Of course, cogency and absurdity don’t always have to go together: Some movies get better when they stop making sense. Still, if you compare Borgli’s project to one of its more obvious influences, Spike Jonze’s Being John Malkovich (1999), there’s an important difference in approach: One of the best things about Jonze’s film is its prodigious sense of detachment, the way it greets every one of screenwriter Charlie Kaufman’s sweaty, spiritual-slash-science-fictional convolutions with a mild, hilarious shrug. (The same calculus applies in 2002’s Adaptation, in which Cage was brilliant in a dual role as sibling screenwriters with different but ultimately complementary ideas about dramaturgy.) As a writer, Borgli has some of Kaufman’s crazed, insinuating imagination, as well as a gift for whipping up bits of physical and psychic abjection, but his direction doesn’t hold the line. There’s a fine line between balancing—or even deftly blurring—multiple tones and failing to maintain one, and the palpable drag in Dream Scenario’s homestretch suggests that its maker can’t quite get on the right side of it. The final scenes, in particular, feel misjudged, shrinking the film’s dimensions to the contours of a Saturday Night Live sketch before a final stab at melancholy that seems to belong to another—and more sentimental—movie entirely.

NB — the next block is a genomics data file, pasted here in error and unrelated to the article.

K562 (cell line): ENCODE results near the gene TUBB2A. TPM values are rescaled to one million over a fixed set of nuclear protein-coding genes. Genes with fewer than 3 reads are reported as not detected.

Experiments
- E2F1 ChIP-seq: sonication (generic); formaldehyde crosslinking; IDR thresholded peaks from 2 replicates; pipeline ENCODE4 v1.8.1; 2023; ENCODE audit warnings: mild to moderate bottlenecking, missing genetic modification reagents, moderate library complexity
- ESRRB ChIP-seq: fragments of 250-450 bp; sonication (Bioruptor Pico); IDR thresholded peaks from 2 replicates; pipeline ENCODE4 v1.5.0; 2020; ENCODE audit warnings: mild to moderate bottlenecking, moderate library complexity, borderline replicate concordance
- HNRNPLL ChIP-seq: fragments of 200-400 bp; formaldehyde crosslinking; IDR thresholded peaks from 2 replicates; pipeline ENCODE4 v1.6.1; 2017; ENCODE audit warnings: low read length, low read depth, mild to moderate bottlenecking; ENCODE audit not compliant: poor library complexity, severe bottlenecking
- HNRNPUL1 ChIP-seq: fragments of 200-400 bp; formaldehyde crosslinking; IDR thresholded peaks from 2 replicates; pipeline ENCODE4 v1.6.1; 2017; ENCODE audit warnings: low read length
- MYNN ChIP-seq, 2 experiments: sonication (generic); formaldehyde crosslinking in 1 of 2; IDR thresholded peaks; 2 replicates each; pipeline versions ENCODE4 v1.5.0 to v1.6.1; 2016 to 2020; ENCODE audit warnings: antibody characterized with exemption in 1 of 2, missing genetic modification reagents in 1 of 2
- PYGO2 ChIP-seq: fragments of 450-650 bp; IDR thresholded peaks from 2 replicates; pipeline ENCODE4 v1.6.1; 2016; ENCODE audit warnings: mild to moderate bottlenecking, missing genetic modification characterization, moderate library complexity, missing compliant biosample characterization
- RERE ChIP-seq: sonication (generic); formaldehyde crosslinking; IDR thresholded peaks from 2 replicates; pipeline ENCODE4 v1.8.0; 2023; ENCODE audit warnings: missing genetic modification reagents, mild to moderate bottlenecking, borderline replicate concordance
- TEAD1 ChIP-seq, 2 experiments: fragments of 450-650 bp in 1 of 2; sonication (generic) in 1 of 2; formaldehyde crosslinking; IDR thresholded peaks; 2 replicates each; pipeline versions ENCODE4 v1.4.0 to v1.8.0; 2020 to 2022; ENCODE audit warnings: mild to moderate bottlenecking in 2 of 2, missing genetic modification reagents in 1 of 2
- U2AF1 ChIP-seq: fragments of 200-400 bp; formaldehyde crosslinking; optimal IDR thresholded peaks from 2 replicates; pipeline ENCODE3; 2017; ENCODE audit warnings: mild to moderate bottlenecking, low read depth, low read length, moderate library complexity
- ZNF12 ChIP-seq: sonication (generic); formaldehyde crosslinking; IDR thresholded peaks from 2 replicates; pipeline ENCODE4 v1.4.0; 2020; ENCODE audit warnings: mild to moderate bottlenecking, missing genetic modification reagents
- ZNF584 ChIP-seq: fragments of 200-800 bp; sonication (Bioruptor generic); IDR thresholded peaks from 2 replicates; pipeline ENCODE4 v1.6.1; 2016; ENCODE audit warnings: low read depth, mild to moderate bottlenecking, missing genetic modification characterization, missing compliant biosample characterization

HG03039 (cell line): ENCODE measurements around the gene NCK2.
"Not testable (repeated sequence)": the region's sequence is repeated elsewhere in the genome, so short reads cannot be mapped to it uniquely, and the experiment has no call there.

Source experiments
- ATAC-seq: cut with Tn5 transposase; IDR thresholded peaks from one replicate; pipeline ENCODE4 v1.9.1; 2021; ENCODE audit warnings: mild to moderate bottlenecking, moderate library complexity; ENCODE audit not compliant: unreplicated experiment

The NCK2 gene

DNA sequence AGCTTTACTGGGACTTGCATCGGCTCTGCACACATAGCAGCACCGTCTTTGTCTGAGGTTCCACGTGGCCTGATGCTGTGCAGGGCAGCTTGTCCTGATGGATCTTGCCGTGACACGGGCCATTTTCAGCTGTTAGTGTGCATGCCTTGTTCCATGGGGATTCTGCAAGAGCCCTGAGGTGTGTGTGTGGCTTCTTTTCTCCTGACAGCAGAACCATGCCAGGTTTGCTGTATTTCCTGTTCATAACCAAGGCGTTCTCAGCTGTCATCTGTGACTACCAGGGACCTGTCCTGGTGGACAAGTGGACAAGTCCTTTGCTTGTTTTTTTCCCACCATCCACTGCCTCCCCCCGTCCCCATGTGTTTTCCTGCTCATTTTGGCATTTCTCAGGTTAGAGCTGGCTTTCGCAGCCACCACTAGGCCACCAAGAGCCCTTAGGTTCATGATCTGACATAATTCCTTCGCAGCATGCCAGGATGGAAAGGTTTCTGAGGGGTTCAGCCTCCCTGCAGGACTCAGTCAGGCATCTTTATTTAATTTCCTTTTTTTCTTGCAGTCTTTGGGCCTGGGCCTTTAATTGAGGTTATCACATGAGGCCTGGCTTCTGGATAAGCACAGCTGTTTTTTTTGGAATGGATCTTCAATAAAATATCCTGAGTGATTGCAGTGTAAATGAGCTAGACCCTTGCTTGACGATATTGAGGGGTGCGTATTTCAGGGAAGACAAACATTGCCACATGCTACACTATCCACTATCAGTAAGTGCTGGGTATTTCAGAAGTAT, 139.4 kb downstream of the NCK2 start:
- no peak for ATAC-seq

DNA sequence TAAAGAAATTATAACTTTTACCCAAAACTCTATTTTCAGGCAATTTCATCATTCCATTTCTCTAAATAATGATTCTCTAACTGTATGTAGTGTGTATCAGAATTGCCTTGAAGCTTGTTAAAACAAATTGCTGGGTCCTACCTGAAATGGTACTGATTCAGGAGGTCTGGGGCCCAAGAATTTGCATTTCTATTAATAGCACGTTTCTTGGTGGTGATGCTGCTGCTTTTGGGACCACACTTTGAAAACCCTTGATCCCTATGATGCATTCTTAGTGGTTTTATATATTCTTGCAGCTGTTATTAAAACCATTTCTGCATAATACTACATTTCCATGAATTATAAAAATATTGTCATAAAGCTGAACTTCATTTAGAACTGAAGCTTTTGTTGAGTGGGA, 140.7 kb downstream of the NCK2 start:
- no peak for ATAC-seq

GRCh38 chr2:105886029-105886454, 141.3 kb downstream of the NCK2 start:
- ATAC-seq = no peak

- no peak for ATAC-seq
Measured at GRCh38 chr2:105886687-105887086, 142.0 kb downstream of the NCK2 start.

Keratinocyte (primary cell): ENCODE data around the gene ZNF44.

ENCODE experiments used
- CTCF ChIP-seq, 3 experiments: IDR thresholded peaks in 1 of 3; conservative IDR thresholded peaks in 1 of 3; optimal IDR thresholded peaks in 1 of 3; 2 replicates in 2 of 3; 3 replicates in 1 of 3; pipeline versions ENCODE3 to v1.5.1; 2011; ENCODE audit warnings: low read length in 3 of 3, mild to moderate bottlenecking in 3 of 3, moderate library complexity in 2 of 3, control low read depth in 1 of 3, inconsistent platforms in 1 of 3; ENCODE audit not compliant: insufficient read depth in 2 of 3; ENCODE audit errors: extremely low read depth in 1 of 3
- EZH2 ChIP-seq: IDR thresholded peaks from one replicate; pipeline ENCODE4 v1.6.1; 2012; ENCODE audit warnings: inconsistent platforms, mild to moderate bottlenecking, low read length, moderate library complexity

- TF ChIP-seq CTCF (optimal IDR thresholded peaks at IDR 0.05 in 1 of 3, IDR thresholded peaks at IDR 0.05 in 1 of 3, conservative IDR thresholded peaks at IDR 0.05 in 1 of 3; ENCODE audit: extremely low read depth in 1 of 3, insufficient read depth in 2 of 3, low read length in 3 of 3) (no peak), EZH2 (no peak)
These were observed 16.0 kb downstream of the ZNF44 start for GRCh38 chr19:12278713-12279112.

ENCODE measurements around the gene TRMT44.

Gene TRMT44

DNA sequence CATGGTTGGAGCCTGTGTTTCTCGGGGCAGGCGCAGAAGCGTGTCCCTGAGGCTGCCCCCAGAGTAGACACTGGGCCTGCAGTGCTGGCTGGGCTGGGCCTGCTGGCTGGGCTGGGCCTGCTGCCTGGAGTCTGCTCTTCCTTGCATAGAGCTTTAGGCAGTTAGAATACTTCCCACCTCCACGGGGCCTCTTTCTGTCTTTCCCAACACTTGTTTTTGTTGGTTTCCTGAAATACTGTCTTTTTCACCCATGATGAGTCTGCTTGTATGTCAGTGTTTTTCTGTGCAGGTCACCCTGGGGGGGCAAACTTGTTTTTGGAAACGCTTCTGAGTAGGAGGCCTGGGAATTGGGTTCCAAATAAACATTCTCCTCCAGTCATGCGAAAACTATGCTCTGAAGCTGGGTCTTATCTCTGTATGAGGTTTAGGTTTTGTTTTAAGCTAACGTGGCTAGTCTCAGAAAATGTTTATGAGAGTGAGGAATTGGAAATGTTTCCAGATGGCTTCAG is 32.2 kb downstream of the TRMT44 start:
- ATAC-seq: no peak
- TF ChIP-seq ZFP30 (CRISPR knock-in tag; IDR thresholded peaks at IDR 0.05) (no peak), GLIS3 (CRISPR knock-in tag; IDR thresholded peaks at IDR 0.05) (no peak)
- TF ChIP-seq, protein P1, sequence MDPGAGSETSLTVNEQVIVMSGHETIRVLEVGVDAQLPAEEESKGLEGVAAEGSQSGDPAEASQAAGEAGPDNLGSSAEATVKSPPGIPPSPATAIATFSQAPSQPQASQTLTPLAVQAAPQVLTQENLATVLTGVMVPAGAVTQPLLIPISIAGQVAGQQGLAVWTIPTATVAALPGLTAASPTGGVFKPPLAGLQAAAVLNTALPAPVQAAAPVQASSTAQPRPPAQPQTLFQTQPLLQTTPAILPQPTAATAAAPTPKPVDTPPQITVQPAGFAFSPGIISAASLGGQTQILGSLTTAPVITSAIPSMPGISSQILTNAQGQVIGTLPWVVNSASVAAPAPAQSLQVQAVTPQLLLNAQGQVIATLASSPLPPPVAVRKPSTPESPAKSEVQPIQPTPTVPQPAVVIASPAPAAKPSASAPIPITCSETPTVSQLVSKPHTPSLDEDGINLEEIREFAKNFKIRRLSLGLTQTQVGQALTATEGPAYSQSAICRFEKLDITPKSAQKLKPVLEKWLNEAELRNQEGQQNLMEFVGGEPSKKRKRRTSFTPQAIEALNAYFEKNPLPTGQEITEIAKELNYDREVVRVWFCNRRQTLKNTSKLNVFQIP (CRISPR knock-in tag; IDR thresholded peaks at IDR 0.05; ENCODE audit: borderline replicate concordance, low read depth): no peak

These flaws are real, and yet there’s still something about Dream Scenario that resonates—a feeling for our contemporary, Milkshake-ducked zeitgeist that ultimately gives its allegory about the fleeting nature of fame a bit of staying power. Having been reduced to pariah status, Paul submits to a good-faith exercise in cognitive therapy where he’s invited to stare down his students, who have expressed reservations about taking his classes; the idea is that the longer they look at him, the more they’ll come to recognize that his waking incarnation can’t hurt them.